Monday, January 25, 2010

Pegging The Needle


The 5th set of the Tsonga-Almagro tilt - won by Jo-Wilfried by the score of 9-7 - was some high quality theatre last night on the Hisense Arena court.

Forget about the specifics. Don’t worry about how many break points it was that Tsonga rescued, or how many winners Almagro crushed with zest off the forehand side. Just remember that in terms of wow factor, this might have been the most captivating bloodbath of the tournament to date.

The fiery Almagro was going about his business with a sense of purpose. He seemed to be mixing in anger and lust but he always tempered it with a sense of practicality that kept him inside the lines with near perfect consistency.

And Tsonga? Well, he was Tsonga and there is really no other way to put it.

Anyone who knows Tsonga knows that it can be utterly captivating to watch him when he on his game. When Tsonga plays a point to perfection it can be one of the most beautiful things in all of tennis. I won’t argue for him when it comes to his decision making, but I will argue with anyone who ever says that he has a poor volley. He plays volleys with astuteness. He’ll stretch out and snatch a 90 m-p-h laser and plop it 1’ on the other side of the net with almost no bounce.

The guy is, simply put, a phenom.

But as phenomenal as Tsonga was, he found himself in very dire straits against Almagro last night, even after holding a two set lead. After a rejected challenge while serving at a crucial juncture in the 4th set tiebreaker, Tsonga ended up double-faulting on the next serve, because he'd apparently forgotten that he was hitting a second serve.

It was a one of several wtf moments for a player who rivals his genius with his own lack of tennis intellect at many times.

Many times throughout the 5th set it was hard not to wonder: Is Tsonga so focused on looking like a bad-ass out there that he is actually hurting himself by having no regard for the fragile ledge that his control of the match was perched on?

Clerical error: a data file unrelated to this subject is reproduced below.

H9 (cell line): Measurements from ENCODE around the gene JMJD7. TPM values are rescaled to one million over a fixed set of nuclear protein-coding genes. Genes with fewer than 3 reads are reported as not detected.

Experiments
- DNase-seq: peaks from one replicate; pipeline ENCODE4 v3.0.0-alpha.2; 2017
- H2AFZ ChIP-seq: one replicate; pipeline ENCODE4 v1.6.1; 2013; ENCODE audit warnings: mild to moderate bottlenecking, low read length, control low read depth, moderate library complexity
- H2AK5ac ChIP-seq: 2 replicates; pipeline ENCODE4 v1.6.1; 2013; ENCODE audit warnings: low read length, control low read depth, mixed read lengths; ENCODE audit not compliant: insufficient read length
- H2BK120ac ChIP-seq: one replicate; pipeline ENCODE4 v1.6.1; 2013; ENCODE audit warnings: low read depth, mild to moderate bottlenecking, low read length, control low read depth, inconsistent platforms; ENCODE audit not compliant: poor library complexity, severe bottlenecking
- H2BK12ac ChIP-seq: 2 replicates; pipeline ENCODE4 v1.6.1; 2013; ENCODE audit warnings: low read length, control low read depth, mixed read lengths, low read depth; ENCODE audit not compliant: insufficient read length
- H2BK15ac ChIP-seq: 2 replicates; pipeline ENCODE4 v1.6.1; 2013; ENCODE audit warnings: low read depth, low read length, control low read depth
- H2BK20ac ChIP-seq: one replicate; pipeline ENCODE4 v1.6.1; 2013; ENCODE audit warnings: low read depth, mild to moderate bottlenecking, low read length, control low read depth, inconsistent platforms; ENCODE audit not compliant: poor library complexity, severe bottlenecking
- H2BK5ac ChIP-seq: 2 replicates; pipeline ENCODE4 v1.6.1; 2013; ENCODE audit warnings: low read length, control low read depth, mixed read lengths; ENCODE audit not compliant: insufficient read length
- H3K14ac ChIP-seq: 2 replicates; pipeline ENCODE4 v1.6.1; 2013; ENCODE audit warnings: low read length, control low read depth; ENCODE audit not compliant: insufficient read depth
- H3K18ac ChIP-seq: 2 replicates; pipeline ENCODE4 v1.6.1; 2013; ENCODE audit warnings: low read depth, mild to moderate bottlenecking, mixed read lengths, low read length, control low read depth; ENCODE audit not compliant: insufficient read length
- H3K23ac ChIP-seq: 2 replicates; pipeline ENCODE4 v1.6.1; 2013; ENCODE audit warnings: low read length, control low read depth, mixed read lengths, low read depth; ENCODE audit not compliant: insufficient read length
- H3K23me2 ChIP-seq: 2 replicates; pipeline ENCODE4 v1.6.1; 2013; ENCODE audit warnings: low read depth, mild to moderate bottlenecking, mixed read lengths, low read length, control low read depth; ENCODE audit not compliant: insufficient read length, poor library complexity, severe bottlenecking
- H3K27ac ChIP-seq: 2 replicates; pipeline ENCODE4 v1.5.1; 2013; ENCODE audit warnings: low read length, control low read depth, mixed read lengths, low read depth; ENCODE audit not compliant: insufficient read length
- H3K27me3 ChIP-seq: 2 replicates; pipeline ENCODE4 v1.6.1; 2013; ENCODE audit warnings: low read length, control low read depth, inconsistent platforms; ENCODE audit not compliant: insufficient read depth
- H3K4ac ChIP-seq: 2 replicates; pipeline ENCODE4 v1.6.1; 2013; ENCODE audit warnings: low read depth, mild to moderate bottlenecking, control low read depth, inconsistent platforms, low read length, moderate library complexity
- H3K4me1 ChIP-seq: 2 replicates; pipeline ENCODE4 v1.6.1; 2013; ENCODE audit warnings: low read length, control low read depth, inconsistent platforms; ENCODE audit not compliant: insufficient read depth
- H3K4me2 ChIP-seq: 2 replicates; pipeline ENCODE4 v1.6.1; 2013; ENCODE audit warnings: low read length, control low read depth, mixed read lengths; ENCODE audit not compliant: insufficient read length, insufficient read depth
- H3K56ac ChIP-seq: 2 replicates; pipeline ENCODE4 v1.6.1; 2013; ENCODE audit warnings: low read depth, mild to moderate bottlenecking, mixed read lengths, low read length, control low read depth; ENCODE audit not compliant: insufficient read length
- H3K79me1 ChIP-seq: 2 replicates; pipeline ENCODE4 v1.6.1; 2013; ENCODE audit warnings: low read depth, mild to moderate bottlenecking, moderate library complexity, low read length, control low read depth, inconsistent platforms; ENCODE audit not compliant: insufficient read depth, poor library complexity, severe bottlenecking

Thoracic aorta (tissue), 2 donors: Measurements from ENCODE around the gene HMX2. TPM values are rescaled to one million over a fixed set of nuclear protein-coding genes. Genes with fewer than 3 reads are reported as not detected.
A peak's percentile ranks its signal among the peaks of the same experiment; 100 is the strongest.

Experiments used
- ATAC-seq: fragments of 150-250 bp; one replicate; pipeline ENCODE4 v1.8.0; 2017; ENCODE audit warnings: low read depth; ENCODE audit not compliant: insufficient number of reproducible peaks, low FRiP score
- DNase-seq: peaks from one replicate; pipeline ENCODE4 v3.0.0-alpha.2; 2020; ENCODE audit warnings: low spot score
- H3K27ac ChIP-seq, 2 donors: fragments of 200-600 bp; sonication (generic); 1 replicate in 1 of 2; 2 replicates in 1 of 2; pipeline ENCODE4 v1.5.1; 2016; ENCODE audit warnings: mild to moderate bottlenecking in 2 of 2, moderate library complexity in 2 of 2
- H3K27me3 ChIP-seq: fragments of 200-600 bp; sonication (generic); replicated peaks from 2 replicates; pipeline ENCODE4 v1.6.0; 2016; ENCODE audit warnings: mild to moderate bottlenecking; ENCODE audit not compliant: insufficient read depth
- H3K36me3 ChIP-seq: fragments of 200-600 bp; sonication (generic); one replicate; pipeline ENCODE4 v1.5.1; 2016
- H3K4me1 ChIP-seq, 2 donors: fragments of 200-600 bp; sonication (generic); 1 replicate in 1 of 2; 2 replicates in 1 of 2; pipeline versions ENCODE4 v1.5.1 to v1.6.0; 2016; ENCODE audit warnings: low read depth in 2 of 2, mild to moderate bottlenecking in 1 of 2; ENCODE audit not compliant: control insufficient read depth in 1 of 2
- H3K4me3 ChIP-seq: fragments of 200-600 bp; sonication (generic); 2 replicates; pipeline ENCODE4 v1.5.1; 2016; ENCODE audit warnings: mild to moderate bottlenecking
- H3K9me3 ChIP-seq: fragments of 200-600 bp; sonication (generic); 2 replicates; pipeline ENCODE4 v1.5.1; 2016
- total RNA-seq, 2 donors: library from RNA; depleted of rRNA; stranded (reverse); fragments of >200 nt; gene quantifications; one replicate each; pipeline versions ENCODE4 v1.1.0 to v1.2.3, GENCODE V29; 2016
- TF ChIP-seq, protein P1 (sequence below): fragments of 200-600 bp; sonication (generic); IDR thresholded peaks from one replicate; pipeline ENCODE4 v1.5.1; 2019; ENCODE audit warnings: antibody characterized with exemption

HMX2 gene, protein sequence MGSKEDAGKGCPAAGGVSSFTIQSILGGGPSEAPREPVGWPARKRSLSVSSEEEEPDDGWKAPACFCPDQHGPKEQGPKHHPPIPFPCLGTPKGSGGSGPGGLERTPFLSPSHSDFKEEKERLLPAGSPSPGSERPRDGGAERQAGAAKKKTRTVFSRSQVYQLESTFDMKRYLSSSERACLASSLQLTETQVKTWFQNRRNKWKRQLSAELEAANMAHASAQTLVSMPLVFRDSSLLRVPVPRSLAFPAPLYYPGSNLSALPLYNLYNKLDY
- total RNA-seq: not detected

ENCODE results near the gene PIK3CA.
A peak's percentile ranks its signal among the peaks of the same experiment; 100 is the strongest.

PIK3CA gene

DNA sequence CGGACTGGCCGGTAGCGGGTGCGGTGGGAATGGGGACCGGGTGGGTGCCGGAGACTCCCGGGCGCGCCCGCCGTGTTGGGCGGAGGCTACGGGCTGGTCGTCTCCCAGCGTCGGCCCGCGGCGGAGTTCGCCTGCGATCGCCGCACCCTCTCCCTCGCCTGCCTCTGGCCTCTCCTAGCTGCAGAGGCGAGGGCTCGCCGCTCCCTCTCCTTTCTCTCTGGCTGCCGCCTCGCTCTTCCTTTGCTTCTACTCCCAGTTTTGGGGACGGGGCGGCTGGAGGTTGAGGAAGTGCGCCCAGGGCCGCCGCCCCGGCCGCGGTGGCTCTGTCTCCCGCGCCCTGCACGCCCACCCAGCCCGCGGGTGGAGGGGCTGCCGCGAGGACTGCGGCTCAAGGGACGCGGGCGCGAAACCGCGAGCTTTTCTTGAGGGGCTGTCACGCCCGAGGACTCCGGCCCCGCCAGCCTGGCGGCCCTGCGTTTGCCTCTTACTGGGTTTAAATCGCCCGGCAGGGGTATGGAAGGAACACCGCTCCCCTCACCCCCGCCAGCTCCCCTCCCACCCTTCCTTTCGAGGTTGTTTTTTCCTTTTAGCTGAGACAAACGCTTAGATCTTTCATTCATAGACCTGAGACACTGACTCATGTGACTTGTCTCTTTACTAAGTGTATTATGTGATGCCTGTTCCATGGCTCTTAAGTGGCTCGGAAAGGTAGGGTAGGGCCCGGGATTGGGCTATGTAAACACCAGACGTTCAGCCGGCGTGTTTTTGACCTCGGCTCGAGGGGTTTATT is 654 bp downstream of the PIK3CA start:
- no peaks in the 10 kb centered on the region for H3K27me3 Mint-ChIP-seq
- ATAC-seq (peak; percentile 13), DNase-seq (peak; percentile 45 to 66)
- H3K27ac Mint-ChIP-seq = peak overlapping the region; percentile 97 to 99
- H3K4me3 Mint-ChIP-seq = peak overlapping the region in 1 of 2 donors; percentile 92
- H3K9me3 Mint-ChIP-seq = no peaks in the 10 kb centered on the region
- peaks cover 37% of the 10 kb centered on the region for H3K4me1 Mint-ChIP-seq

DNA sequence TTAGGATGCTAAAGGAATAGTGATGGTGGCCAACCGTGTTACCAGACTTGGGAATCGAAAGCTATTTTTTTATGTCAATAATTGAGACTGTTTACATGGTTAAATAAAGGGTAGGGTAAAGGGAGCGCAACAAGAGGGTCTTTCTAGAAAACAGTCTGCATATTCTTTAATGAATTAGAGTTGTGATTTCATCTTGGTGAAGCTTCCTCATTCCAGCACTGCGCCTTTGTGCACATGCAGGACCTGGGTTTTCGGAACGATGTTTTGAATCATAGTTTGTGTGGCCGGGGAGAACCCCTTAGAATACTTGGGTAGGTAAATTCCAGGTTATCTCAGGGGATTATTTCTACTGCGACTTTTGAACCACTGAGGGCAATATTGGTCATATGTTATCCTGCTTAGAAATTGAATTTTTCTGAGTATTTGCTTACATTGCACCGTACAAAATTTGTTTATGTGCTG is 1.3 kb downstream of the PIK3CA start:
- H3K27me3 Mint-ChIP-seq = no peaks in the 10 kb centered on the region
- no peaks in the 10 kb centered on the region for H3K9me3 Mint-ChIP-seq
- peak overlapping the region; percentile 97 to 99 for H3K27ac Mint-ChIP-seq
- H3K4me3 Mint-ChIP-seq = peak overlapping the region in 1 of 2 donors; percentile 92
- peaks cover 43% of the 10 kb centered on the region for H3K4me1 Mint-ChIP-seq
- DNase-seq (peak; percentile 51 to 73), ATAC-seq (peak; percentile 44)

But by the end of the 5th set all criticism of Tsonga’s air-headedness was forgotten. The frenchman had proceeded to deliver clutch shot after clutch shot - and in the process he had denied Almagro the victory he deserved with equal parts fearless bravado and remarkable pinpoint accuracy.

I’ll not deny that there were plenty of errors in this match - it wasn’t perfect by any means. But in terms of the ratio of high-quality points to duds, this was a riveting affair that featured some truly inspired shotmaking from both players.

The two adversaries seemed intimately involved in a work of art at times, and hopelessly shipwrecked on their own personal islands of contempt for one another at others. The emotional dynamic of this match, and the heated hue of competition that colored betwen its lines was thick, gooey, and bloodred.

In the end, Tsonga prevailed, but this was a match where both players sank their teeth in, drinking the blood of the moment and showing us the grittiness of the game.

1 comment:

  1. Really enjoyed this piece and your earlier piece on the Tsonga/Youzhny Tokyo final.

    ReplyDelete

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